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The TemPALS Experience

After a teaching career in Japan that lasted 26 years, Mieko Kaneko was looking for a way to enrich her life and learn about a new culture. Halfway around the world, Len Mellman was the chair of the Temple University Alumni Association’s Community Service Committee and was looking for a way to give back.

Kaneko’s daughter encouraged her to explore a program offered at Temple University, Japan Campus, and she enrolled in the general studies program. As Mieko neared the end of her bachelor’s program, she had one comparative religion class remaining. She was immediately drawn to the “Religion in Philadelphia” course at Temple’s Main Campus.

Meanwhile, Mellman was helping to form TemPALS, a program designed to match Temple alumni age 50 and older with incoming international students during their first semester. The program is designed to help new international students to adjust academically, culturally and socially to the Philadelphia area and to Temple University. TemPALS offer assistance in a number of ways, ranging from English practice to tours of campus and the city. To make a good match, the TemPALS committee examines volunteer alumni profiles, comparing them with those of the incoming international students, and then tries to link those with common interests or experiences.

During his days in the Army, Mellman had served in Japan during the U.S. occupation, and he was excited when he learned that his TemPAL match would be an adult student from Japan. “I so enjoyed my time there,” he said. “The people treated me so well.”

From their first outing to the Settlement Music School for a luncheon, the friendship between Mellman and Kaneko was immediate. They went on to visit the Kimmel Center for the Performing Arts to see The Irish and How they Got That Way. Picking up on Kaneko’s interest in foreign customs, Mellman extended their afternoon with a meal at a nearby Irish pub, Fado, to discuss Irish culture. Over a series of additional outings, Mellman helped Kaneko to explore religion in Philadelphia by taking her to Gloria Dei Old Swedes Church, Christ Church, First Unitarian Church and the Beth Sholom Synagogue, which was designed by Frank Lloyd Wright. Mellman also invited Kaneko to join his family’s Seder dinner.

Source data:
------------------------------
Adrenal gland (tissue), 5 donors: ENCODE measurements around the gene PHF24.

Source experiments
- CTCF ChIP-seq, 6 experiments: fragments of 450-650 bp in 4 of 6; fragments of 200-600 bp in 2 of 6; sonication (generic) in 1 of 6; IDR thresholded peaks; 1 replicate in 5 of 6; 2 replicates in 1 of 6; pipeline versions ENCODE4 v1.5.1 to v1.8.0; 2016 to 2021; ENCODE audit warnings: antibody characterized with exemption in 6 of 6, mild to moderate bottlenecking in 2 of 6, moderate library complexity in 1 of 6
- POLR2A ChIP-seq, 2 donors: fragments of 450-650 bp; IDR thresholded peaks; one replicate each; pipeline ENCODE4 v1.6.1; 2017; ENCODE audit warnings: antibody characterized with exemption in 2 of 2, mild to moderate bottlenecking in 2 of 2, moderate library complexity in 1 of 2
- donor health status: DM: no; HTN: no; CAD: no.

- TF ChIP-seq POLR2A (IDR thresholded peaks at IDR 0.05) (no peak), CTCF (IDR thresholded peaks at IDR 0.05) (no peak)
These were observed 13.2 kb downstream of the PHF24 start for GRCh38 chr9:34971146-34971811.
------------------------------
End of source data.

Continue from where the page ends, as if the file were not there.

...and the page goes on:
Kaneko turned each trip into a paper, and each paper earned her an “A.”

“Seeing real things motivated me to study,” she explained. “The direct experience made me understand lectures and textbooks more deeply. I learned about Philadelphia’s ethnic, religious and cultural diversity – which I had never experienced in Japan.”

After three months of friendship and travels within the city, Kaneko invited her TemPAL to be her guest at the university’s Main Campus Commencement in May. Her daughter also attended, traveling from Japan to be a part of the celebration.

“I was very happy at the graduation ceremony,” Kaneko said. “I will never forget that day.”

That day, and the entire TemPALS experience, was meaningful to Mellman as well.

“I was overwhelmed,” he said. “We created a program of value that otherwise wouldn’t have existed.”

While noting that he was proud to have given Kaneko a deeper appreciation of the city and of American culture, he was quick to add, “The volunteers in this program get even more than the people they are helping.”



Save the Date:

Fall Orientation for TemPALS

Aug. 18, 2 PM
Main Campus, 1810 Liacouras Walk, Conference Suite


To learn more about the TemPALS program or to apply to be a TemPAL, visit myowlspace.com/tempals. For additional information, e-mail kathryn.kemery@temple.edu or call 215.204.7521.